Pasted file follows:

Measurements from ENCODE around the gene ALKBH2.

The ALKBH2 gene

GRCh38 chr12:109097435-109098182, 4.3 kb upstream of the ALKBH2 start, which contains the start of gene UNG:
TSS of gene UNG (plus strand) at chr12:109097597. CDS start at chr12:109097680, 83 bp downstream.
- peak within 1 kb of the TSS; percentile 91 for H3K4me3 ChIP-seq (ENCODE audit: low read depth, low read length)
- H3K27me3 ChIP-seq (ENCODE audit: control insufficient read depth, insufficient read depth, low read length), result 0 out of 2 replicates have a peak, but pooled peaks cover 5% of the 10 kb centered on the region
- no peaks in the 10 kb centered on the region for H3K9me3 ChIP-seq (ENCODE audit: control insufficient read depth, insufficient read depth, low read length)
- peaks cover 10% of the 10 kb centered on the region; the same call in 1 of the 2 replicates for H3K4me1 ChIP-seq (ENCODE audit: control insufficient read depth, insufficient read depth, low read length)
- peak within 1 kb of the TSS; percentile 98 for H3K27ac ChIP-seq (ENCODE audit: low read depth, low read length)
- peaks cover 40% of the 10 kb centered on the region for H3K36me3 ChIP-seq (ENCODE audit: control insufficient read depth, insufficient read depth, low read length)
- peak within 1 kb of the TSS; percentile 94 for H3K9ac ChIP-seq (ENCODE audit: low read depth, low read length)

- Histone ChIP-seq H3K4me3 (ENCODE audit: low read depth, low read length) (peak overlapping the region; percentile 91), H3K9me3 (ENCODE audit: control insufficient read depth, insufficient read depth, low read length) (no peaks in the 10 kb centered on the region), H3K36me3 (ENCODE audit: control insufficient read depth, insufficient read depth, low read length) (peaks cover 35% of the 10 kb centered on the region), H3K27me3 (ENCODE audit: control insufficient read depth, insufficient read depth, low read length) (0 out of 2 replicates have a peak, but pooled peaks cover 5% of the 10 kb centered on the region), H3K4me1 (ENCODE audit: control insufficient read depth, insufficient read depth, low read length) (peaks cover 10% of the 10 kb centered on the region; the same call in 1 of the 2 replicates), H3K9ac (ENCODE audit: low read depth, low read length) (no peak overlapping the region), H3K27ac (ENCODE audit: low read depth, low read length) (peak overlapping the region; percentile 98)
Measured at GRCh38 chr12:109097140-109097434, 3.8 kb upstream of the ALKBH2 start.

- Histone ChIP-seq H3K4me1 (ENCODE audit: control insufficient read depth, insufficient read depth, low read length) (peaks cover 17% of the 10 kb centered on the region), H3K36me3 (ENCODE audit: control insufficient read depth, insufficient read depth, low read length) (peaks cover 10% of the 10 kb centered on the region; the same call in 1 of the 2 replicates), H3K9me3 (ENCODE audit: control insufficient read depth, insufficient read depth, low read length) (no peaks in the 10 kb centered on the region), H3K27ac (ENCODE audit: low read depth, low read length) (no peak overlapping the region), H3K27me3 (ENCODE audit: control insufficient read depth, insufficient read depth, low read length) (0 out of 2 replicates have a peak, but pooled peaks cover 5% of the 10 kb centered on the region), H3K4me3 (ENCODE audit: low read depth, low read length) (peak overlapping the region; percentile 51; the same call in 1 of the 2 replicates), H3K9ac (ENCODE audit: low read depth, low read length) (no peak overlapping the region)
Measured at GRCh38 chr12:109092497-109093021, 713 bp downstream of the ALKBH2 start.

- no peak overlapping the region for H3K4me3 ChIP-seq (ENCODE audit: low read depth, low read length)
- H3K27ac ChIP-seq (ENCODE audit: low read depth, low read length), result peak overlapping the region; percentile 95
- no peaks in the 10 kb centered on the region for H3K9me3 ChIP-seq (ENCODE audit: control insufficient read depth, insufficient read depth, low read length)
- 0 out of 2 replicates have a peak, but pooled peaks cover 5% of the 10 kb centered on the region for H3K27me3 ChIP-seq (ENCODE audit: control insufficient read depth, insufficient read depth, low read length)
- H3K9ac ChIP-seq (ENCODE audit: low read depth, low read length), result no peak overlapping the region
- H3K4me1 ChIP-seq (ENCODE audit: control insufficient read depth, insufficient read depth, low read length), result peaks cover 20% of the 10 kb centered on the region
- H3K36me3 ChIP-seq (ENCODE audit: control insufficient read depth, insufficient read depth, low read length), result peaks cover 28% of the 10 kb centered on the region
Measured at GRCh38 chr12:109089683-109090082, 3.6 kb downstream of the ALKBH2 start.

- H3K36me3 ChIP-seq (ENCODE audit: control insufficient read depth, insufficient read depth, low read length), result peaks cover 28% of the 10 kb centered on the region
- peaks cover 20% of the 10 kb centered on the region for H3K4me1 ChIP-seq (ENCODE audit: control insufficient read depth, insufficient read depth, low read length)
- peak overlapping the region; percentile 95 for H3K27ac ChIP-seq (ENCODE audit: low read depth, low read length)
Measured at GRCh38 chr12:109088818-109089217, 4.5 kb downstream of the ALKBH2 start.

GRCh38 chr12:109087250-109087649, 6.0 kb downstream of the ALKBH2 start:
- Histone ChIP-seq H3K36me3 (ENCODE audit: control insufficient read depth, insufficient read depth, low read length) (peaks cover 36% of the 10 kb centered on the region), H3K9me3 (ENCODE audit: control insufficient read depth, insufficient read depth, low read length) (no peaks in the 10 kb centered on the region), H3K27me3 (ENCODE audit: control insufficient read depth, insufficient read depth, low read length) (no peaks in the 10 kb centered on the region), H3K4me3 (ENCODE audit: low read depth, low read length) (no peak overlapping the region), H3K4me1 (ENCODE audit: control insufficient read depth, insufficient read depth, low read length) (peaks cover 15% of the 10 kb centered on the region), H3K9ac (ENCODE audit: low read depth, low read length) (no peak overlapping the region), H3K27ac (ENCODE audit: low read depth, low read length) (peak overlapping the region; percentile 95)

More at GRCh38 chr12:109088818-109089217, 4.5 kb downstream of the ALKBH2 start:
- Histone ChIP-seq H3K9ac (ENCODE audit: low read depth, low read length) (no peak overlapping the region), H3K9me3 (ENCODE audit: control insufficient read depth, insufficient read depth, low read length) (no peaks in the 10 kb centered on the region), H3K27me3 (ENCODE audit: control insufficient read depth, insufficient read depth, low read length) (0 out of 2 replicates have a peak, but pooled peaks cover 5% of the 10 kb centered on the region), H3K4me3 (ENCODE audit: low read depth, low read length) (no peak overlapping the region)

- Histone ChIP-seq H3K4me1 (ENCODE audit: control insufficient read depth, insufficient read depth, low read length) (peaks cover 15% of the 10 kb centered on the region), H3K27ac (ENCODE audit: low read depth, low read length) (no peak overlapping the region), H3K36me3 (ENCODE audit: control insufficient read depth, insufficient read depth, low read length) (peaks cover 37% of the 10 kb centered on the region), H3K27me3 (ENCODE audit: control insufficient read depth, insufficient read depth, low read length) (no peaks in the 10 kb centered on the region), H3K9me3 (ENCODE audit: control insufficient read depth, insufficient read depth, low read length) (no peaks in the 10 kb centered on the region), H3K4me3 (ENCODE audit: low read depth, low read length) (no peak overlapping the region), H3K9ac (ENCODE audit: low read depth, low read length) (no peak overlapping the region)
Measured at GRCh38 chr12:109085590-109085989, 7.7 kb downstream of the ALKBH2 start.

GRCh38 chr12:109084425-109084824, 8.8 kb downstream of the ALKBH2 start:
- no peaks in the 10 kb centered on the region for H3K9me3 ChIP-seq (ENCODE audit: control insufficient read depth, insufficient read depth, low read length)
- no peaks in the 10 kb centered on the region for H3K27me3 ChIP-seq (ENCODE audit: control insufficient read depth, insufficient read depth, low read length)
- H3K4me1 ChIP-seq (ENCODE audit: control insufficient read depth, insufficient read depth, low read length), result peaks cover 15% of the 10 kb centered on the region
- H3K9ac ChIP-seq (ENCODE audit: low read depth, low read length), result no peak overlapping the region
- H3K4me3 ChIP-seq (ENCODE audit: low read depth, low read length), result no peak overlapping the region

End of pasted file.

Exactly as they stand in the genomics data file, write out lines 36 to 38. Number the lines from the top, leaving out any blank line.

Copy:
- no peaks in the 10 kb centered on the region for H3K27me3 ChIP-seq (ENCODE audit: control insufficient read depth, insufficient read depth, low read length)
- H3K4me1 ChIP-seq (ENCODE audit: control insufficient read depth, insufficient read depth, low read length), result peaks cover 15% of the 10 kb centered on the region
- H3K9ac ChIP-seq (ENCODE audit: low read depth, low read length), result no peak overlapping the region